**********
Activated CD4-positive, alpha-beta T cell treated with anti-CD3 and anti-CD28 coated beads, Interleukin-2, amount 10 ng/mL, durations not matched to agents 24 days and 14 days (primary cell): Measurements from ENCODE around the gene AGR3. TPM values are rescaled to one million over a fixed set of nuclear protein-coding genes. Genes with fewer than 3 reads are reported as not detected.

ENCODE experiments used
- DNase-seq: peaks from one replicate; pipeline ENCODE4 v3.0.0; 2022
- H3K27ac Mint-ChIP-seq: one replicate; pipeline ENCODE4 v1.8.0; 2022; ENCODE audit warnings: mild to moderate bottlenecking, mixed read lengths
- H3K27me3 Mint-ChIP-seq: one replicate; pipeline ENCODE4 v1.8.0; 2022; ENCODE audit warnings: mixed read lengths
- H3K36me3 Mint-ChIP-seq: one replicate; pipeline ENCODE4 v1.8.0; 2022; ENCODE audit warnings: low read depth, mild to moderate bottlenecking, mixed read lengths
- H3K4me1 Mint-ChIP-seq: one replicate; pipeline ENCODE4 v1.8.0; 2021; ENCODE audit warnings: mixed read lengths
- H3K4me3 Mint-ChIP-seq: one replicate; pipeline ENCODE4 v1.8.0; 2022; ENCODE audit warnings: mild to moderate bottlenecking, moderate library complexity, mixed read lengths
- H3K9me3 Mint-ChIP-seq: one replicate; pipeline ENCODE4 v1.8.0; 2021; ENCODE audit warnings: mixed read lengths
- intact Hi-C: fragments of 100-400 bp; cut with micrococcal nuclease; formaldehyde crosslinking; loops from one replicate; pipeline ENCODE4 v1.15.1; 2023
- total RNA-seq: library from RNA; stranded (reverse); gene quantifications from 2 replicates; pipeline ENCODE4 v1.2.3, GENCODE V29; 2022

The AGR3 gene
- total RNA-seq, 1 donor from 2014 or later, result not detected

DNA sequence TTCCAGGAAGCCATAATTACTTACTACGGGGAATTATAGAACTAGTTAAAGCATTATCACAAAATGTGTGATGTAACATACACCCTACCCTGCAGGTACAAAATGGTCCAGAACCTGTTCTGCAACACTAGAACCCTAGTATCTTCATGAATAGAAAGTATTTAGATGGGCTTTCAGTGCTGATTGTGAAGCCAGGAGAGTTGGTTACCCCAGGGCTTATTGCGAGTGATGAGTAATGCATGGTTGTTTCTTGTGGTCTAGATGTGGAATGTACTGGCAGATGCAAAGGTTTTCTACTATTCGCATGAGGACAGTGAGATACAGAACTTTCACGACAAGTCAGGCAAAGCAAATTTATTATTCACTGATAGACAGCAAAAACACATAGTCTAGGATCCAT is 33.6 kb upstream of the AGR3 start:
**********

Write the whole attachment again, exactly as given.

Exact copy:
Activated CD4-positive, alpha-beta T cell treated with anti-CD3 and anti-CD28 coated beads, Interleukin-2, amount 10 ng/mL, durations not matched to agents 24 days and 14 days (primary cell): Measurements from ENCODE around the gene AGR3. TPM values are rescaled to one million over a fixed set of nuclear protein-coding genes. Genes with fewer than 3 reads are reported as not detected.

ENCODE experiments used
- DNase-seq: peaks from one replicate; pipeline ENCODE4 v3.0.0; 2022
- H3K27ac Mint-ChIP-seq: one replicate; pipeline ENCODE4 v1.8.0; 2022; ENCODE audit warnings: mild to moderate bottlenecking, mixed read lengths
- H3K27me3 Mint-ChIP-seq: one replicate; pipeline ENCODE4 v1.8.0; 2022; ENCODE audit warnings: mixed read lengths
- H3K36me3 Mint-ChIP-seq: one replicate; pipeline ENCODE4 v1.8.0; 2022; ENCODE audit warnings: low read depth, mild to moderate bottlenecking, mixed read lengths
- H3K4me1 Mint-ChIP-seq: one replicate; pipeline ENCODE4 v1.8.0; 2021; ENCODE audit warnings: mixed read lengths
- H3K4me3 Mint-ChIP-seq: one replicate; pipeline ENCODE4 v1.8.0; 2022; ENCODE audit warnings: mild to moderate bottlenecking, moderate library complexity, mixed read lengths
- H3K9me3 Mint-ChIP-seq: one replicate; pipeline ENCODE4 v1.8.0; 2021; ENCODE audit warnings: mixed read lengths
- intact Hi-C: fragments of 100-400 bp; cut with micrococcal nuclease; formaldehyde crosslinking; loops from one replicate; pipeline ENCODE4 v1.15.1; 2023
- total RNA-seq: library from RNA; stranded (reverse); gene quantifications from 2 replicates; pipeline ENCODE4 v1.2.3, GENCODE V29; 2022

The AGR3 gene
- total RNA-seq, 1 donor from 2014 or later, result not detected

DNA sequence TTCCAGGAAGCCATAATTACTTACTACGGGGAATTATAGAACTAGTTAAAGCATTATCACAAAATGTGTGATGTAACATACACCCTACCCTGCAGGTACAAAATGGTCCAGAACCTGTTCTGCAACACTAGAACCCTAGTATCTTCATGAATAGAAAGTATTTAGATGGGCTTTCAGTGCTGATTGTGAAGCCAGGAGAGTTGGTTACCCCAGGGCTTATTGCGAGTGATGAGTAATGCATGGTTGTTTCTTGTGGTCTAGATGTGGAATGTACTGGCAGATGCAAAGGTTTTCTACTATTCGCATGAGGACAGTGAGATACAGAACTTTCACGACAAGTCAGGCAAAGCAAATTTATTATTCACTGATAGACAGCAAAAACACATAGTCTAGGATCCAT is 33.6 kb upstream of the AGR3 start: